The paradigms are evolving so rapidly. Improving your ability to recognise what one needs to be specialised in is important. For example, recognising that knowledge of distributed VCS systems is now a must, and being competent and adequate about it, but determining if Git is the instrument that is supposed to be chosen “today”. I put “Time Optimisation” at the beginning of the list, because distinguishing important from unimportant and deciding how to spend your time are the most significant skills in the industry today. It’s a remarkable subject to be able to operate the Pareto Principle effectively.

Deep Focus

It takes deep work and focus to be able to see a complicated system or a story in terms of simple parts or to make them simple. As technology progresses, anyone who does not develop this skill will probably be left behind. Staying in deep focus amongst distractions like mobile notifications, funny YouTube videos and WhatsApp messages, will be the one of the most distinguishing soft skills in the years to come.

Soft Skills

Although experience is even more relevant at times when access to information was difficult, now, at t=0, an engineer can reach any technological or architectural information easily. Just because some developers have stored this historical information (or a boutique knowledge) in a custom knowledge hierarchy, companies do not have to bear their bad personalities. Software engineers with zero social skills are going extinct. Engineers, who are cocky and whose communication skills are not developed, are not preferred by companies regardless of their technical level.

Knowledge of upcoming technologies

I’m talking about the people who try and put aside new technology/libraries/tools and move on. Trying Alpha Preview/CTP/Beta and the latest technologies you see coming up, libraries, tools, devices and reading some articles/manuals makes you much more efficient, desirable, searched and valuable now compared to the old days.

Things that didn’t changed

Continuous and Fast Learning

Challenges are very volatile and something new can come up at any time, unpredictably. Learning about something often implies expense, so it’s better to move early in order to break through the learning curve. Remember: “The more you know, the more advantages and differences you get.” Don’t say “I’ll learn it when the time comes.” It is imperative to attend conferences, monitor hot topics in universities, to join the IEEE and/or ACM, to become active and to expand the information network. It is necessary to review papers and be active in local organisations. There are engineers who instinctively do it right. But being able to express the theoretical context is also important.

In every software engineer’s reading list, these books should also be included:

Code Complete, Pragmatic Programmer, Clean Code, Design Patterns, Refactoring, Peopleware, Mythical Man Month, Algorithm Design Manual, Programming Pearls, Structure and Interpretation of Computer Programs

Behind the scenes

It is also a challenge to go to the root cause and behind the scenes to grasp languages, libraries and paradigms. You have to understand evolution and the history. For instance: Why does React.js have such popularity? To understand this, the individual must first understand the history and evolution of Javascript, how DOM works, and how DOM manipulation makes sense and why it is so common. The chronological cause and effect relationship helps to better understand the technology in question, as well as to understand whether to spend time in that technology or not. So, it is not important to use them, what is really important is to know what they are good for.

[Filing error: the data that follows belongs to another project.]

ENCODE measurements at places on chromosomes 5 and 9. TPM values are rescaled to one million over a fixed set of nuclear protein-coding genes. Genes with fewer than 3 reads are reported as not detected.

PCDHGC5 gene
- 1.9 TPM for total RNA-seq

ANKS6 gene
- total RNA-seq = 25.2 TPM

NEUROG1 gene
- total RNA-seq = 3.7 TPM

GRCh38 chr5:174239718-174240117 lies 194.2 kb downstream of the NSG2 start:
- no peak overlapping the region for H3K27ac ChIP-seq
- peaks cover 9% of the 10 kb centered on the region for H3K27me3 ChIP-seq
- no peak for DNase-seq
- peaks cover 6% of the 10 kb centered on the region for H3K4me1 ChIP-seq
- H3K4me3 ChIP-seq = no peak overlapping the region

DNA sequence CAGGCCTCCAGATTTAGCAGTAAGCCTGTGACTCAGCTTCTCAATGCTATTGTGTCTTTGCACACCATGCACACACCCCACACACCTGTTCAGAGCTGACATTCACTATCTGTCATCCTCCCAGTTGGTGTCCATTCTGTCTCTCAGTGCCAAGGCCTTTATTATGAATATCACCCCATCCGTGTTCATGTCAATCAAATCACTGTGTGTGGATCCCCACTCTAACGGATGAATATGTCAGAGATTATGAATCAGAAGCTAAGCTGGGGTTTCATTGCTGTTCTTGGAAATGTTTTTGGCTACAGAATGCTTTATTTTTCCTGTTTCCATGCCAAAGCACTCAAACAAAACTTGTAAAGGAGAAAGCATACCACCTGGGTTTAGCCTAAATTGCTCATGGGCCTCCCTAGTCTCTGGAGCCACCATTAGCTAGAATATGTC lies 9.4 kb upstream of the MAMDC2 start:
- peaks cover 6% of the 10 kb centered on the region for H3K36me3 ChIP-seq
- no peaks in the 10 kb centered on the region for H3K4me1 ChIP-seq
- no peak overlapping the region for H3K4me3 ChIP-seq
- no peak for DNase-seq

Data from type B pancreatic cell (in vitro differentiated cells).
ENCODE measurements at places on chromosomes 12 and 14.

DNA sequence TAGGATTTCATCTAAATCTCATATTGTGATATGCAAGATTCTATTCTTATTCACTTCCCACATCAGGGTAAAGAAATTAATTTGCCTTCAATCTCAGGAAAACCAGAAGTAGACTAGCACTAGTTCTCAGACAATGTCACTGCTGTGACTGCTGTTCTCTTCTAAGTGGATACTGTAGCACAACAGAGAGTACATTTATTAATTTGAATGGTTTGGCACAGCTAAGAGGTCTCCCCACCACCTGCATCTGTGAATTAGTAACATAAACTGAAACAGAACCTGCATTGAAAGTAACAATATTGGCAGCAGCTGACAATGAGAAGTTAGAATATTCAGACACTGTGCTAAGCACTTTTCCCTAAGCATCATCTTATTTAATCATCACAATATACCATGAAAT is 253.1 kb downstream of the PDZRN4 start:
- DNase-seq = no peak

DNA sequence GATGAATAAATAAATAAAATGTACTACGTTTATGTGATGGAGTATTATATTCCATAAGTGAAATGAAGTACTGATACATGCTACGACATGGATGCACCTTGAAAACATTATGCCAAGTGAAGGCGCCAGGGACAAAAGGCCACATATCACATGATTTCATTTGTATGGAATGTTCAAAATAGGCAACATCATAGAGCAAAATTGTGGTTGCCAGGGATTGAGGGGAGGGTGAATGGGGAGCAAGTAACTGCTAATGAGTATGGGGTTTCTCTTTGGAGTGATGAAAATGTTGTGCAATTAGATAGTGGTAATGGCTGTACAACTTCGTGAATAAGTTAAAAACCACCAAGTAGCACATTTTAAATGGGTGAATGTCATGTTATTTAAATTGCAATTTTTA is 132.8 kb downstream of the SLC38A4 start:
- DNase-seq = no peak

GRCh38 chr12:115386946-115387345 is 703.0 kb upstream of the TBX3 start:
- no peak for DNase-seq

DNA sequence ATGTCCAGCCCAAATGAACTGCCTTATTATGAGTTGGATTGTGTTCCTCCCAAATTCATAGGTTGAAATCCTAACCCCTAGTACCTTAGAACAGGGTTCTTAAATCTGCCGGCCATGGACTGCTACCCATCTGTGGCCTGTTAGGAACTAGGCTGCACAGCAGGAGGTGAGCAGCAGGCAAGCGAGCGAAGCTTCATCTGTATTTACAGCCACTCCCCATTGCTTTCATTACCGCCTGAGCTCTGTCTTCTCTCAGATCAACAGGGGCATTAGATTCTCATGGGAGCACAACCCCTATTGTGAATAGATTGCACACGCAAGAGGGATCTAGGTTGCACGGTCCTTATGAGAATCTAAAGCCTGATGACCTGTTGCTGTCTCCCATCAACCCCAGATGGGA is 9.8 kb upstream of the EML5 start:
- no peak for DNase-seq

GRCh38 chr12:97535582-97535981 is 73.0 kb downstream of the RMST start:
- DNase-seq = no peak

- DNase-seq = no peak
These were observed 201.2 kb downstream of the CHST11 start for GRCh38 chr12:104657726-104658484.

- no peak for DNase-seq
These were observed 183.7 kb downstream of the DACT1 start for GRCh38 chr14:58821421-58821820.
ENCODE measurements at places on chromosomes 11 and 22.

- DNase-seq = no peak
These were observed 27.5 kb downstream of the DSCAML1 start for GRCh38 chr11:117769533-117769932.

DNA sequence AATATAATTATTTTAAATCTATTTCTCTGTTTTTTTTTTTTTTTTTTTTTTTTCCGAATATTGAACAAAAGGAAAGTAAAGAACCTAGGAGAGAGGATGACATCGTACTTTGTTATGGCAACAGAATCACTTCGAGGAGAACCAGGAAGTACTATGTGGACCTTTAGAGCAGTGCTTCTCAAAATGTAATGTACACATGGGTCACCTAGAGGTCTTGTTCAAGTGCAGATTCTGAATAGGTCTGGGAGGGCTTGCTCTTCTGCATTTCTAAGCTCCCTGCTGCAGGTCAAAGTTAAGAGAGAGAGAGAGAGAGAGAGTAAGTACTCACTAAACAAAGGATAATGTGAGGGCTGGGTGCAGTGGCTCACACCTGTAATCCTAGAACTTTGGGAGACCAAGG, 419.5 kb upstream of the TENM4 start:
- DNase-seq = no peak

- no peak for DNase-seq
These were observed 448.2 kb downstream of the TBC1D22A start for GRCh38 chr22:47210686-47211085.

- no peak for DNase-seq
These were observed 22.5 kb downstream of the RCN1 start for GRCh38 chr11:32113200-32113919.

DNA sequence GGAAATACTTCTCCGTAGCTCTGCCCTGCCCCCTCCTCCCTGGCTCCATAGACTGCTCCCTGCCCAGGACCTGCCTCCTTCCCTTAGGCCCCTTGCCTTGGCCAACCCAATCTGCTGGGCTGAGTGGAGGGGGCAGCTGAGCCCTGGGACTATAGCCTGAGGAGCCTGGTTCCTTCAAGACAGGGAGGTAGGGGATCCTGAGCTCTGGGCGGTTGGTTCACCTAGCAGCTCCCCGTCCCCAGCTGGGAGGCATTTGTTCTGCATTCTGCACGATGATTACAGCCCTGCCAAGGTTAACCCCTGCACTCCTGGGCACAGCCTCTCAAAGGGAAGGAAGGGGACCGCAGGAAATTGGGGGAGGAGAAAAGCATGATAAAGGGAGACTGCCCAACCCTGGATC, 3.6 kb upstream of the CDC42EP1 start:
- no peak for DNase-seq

Fundamental Principles and Context

It is critical to internalise the concepts of SOLID, Design Patterns, General Principles (KISS, DRY, GP etc.), Modularisation Principles (Model Principle, Information Expert etc) and more (from Pragmatic Programmer Principles). One has to be aware of data structures and space and time trade-offs. It is not only important to know the difference between Arrays and LinkedList, but to explain the implementation of hash tables and handle collisions. One needs to be familiar with the entire programming stack, hardware (CPU + memory + cache + interrupts + microcode), binary code, compiler, interpretation, garbage collection, problems such as heap - stack, memory addressing, multi-threading, concepts of synchronisation. It also seems that knowledge of the network protocols, automated/functional/load and UI tests will remain critical and necessary to be a successful and wanted engineer for a long time in the industry.


And learning how to cope with failure. (If you’ve never failed, you haven’t really tried.) Personally, however, I believe that not all mistakes can be equally forgiven. Lessons learned should be interpreted emotionally-free, and then any risks to be taken should be well considered.

Traditionally, engineering means constructing, operating or predicting behaviour under certain working conditions using scientific principles to design or create any process, instrument or structure, and all that is done is intended for a specific function. For software engineers who are currently trying to shape their career, under the conditions available, all the things I mention are about choosing the most suitable solution. Engineers who want to remain valuable should analyse the existing constraints well and apply engineering to their own lives in order to maximise the objective function for their career.

When I applied the engineering principles to my own life based on what I have learned from past to present, I arrived at these conclusions which I have mentioned in this article. And I hope these conclusions will help those who really care about this issue, in their analysis.